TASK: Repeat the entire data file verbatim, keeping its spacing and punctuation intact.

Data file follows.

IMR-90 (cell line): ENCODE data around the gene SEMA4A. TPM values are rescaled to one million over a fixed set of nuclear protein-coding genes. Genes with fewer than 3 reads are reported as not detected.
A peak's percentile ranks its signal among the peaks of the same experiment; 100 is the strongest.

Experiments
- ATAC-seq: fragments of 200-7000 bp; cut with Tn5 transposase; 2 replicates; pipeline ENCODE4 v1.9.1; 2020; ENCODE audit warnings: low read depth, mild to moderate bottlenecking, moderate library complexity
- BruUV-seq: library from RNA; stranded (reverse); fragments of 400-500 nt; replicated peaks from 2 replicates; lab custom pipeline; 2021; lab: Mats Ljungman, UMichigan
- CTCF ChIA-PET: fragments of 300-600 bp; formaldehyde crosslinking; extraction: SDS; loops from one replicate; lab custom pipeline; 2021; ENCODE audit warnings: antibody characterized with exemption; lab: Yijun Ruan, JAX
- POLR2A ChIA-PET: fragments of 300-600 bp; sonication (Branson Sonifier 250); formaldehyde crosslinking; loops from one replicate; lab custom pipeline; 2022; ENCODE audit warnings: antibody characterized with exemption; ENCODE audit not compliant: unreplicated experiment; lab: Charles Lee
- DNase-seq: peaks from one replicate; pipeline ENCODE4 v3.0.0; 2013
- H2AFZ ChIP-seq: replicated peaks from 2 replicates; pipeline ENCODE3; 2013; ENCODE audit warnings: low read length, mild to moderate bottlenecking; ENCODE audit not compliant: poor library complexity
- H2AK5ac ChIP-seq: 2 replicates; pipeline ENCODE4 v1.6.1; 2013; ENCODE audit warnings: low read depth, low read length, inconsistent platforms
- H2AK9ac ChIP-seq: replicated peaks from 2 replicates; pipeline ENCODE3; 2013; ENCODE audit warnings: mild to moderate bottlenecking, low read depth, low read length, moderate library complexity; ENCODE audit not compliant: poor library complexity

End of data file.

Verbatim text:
IMR-90 (cell line): ENCODE data around the gene SEMA4A. TPM values are rescaled to one million over a fixed set of nuclear protein-coding genes. Genes with fewer than 3 reads are reported as not detected.
A peak's percentile ranks its signal among the peaks of the same experiment; 100 is the strongest.

Experiments
- ATAC-seq: fragments of 200-7000 bp; cut with Tn5 transposase; 2 replicates; pipeline ENCODE4 v1.9.1; 2020; ENCODE audit warnings: low read depth, mild to moderate bottlenecking, moderate library complexity
- BruUV-seq: library from RNA; stranded (reverse); fragments of 400-500 nt; replicated peaks from 2 replicates; lab custom pipeline; 2021; lab: Mats Ljungman, UMichigan
- CTCF ChIA-PET: fragments of 300-600 bp; formaldehyde crosslinking; extraction: SDS; loops from one replicate; lab custom pipeline; 2021; ENCODE audit warnings: antibody characterized with exemption; lab: Yijun Ruan, JAX
- POLR2A ChIA-PET: fragments of 300-600 bp; sonication (Branson Sonifier 250); formaldehyde crosslinking; loops from one replicate; lab custom pipeline; 2022; ENCODE audit warnings: antibody characterized with exemption; ENCODE audit not compliant: unreplicated experiment; lab: Charles Lee
- DNase-seq: peaks from one replicate; pipeline ENCODE4 v3.0.0; 2013
- H2AFZ ChIP-seq: replicated peaks from 2 replicates; pipeline ENCODE3; 2013; ENCODE audit warnings: low read length, mild to moderate bottlenecking; ENCODE audit not compliant: poor library complexity
- H2AK5ac ChIP-seq: 2 replicates; pipeline ENCODE4 v1.6.1; 2013; ENCODE audit warnings: low read depth, low read length, inconsistent platforms
- H2AK9ac ChIP-seq: replicated peaks from 2 replicates; pipeline ENCODE3; 2013; ENCODE audit warnings: mild to moderate bottlenecking, low read depth, low read length, moderate library complexity; ENCODE audit not compliant: poor library complexity